They say timing is everything.
After years of being ignored and ridiculed, the NHL is poised to reap the benefits of a major US television deal—something that could very well be argued is an absolute necessity to keep the game viable and continue its growth throughout the United States.
With potential doom looming over the NFL and NBA as work stoppages seem to be more than rumor, the National Hockey League could very well be in a position to bring hockey to Americans through a major television network for the first time in quite some time.
While work stoppages have plagued the NHL in its recent past, NHL commissioner Gary Bettman knows that right now might be the prime opportunity of the NHL, as potential work stoppages in the NFL and NBA may occur.
This might also be a once in a lifetime shot at securing a major long-term US TV deal.
Before the NHL goes head first into potential options, there are some things that the league should consider doing first in conjunction with any potential TV deal.
No, we are not going to bring up any glowing pucks or fancy outside winter games...those things are all done with the intent to build and grow the game. You have to admire them for what they are. Some work, and some go horribly wrong.
While the NHL has tried many unique ways to bring the game to Americans, sometimes the simplest and most straightforward approach could be the league's best option.
I'm sure many will agree that a good product on the ice is key, and the NHL has made numerous changes to encourage a better product—everything from rule changes to the introduction of a salary cap. The NHL has attempted to improve upon the game without taking anything away from it, rather trying to enhance the game.
That sometimes is easier said than done. Sometimes you need help from others in order to do that.
But while the NHL brass begins the process of securing that long-awaited major US TV deal, there still is some homework that the NHL needs to do before it can become the success it has envisioned.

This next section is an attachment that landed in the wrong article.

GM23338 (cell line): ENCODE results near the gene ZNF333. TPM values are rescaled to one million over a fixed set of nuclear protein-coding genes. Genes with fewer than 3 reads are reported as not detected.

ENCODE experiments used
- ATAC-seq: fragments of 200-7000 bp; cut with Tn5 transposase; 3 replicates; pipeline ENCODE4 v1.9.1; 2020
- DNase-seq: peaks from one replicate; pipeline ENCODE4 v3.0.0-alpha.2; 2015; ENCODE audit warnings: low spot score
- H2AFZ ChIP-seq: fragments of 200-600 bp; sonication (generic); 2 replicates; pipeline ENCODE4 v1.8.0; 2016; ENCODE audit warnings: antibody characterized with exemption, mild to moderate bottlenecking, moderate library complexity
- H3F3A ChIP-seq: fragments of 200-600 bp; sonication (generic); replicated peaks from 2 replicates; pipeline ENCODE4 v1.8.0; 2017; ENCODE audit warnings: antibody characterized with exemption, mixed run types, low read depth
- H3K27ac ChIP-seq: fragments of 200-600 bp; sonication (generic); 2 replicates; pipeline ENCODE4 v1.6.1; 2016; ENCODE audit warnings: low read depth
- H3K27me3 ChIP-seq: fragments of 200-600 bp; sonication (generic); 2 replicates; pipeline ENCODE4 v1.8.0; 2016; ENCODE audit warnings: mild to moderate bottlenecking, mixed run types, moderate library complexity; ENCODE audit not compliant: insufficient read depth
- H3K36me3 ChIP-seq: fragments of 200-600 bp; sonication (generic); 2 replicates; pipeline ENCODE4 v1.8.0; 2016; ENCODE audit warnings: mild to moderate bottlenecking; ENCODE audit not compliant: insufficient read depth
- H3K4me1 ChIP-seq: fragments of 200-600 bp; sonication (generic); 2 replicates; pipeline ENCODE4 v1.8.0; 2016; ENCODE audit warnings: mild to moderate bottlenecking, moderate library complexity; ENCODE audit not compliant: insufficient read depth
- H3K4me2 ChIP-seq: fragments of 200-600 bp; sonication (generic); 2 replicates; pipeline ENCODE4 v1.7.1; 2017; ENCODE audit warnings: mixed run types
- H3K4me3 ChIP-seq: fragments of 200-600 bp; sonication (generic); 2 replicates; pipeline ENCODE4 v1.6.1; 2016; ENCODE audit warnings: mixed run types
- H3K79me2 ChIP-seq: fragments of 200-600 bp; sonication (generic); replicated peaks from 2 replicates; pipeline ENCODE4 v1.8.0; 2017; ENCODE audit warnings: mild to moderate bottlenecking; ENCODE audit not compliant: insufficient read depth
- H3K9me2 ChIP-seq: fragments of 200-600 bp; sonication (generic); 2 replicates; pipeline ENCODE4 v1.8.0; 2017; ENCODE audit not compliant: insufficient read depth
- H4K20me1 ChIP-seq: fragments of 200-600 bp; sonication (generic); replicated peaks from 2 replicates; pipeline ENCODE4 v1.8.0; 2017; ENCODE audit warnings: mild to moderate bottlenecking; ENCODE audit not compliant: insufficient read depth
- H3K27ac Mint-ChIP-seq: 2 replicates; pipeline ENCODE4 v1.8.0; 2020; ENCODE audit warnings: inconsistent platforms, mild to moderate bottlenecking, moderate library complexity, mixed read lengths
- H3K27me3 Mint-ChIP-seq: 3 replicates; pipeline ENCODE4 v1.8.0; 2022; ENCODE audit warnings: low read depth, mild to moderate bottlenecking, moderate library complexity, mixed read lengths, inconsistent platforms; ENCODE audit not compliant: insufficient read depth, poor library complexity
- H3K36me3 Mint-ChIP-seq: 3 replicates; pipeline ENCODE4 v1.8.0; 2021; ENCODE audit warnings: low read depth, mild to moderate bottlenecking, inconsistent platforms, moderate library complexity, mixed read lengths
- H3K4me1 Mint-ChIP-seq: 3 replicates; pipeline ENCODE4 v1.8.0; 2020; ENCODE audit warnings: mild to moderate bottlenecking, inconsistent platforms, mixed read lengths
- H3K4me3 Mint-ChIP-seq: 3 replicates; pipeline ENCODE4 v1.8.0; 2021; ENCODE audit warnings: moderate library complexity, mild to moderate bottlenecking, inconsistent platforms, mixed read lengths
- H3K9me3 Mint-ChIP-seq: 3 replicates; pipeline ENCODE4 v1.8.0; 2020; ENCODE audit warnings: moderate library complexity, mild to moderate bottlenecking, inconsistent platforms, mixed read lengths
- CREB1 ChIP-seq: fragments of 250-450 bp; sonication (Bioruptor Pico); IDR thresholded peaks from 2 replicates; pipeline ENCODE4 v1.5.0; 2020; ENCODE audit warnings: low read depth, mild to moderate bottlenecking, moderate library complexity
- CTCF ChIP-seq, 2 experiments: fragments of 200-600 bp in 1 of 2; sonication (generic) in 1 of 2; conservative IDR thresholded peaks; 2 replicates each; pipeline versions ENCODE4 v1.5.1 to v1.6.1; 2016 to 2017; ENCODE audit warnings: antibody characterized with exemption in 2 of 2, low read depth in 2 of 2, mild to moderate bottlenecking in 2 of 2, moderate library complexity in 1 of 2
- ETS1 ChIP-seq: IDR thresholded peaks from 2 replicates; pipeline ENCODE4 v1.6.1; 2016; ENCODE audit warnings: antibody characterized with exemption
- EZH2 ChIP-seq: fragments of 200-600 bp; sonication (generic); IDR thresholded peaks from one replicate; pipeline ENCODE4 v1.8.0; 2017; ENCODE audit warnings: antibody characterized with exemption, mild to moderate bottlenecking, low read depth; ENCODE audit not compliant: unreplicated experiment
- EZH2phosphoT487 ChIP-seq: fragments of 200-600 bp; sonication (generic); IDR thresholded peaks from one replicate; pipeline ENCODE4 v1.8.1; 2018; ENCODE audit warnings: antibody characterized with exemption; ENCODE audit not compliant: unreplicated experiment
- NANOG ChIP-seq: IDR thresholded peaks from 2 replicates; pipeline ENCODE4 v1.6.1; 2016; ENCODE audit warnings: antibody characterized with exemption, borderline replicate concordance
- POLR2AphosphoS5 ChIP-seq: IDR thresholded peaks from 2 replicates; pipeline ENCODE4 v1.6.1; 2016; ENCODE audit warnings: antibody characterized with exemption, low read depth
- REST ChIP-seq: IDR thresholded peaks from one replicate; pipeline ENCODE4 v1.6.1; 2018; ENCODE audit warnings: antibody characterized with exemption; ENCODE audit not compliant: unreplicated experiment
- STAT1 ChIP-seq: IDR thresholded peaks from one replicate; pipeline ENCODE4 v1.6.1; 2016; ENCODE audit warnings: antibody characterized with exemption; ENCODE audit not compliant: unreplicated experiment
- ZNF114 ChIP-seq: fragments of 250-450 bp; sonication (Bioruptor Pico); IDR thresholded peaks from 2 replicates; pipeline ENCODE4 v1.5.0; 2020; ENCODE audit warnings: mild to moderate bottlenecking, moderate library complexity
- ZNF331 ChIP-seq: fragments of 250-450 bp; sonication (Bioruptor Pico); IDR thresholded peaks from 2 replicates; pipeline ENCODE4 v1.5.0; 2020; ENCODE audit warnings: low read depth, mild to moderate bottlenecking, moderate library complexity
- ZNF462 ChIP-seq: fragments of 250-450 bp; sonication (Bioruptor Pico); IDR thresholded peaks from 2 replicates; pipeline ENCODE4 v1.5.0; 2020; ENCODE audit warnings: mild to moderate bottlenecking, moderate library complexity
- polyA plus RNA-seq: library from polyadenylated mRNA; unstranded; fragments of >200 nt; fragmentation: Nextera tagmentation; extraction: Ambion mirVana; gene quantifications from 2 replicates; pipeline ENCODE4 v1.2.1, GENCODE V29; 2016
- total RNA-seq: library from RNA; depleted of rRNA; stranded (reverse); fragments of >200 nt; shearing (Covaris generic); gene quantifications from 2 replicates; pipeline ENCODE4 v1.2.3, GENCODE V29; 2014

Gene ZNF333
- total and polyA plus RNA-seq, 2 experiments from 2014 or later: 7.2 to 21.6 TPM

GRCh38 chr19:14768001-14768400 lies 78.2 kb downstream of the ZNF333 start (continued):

While the NHL hasn't obtained a major US network contract as of yet, it has been a trailblazer in other areas of media distribution.
The NHL was one of the first sports leagues to embrace the Internet, create its own TV network and embrace fantasy sports. It was also one of the pioneers in satellite radio distribution with XM Radio.
Capitalizing on newer trends and technology, the NHL was able to provide different means for fans to gain access to games, highlights and news. That legacy continues today.
Now, almost every major professional sports league has "cross-promotion."
Cross-promotion allows leagues like the NFL, probably the best league at doing this, to continually build their brand while featuring their key property—football games as the centerpiece.
Moving key games to their own TV network and providing pre- and postgame information on both the Internet and their own network allows the sports fan to be engaged in the entire event. Overall it holds fans' keen interest in the game and sport and makes them look forward to next week's action.
After the NBA became the first North American sports league to introduce a network—NBA TV—the NHL followed by introducing NHL Network in October of 2001, followed by its American version in 2007. Soon after, MLB and NFL also followed and launched their respective networks.
But the NHL, once the trailblazer of sports league technology, has now seen other pro sports surpass them. These other leagues, in conjunction with a major US TV deal, expand and direct fans to various areas for league information, games and breaking news.
By tying in all sources of media, the NHL can follow a game plan that has helped other sports leagues build and maintain their brands.
It is imperative that the NHL look at all options while looking to find the right partnership for such a venture.
Here are some recommendations the NHL should consider.
Revamp NHL Network
NHL Network is a consortium held by the NHL along with some NHL teams and two networks. The channel has a Canadian and American version, which allows for great opportunities.
The Canadian channel is owned by TSN (The Sports Network), the Calgary Flames, Edmonton Oilers, Ottawa Senators and the NHL, all owning 20 percent, and uses the TSN broadcast center in Toronto, Ontario.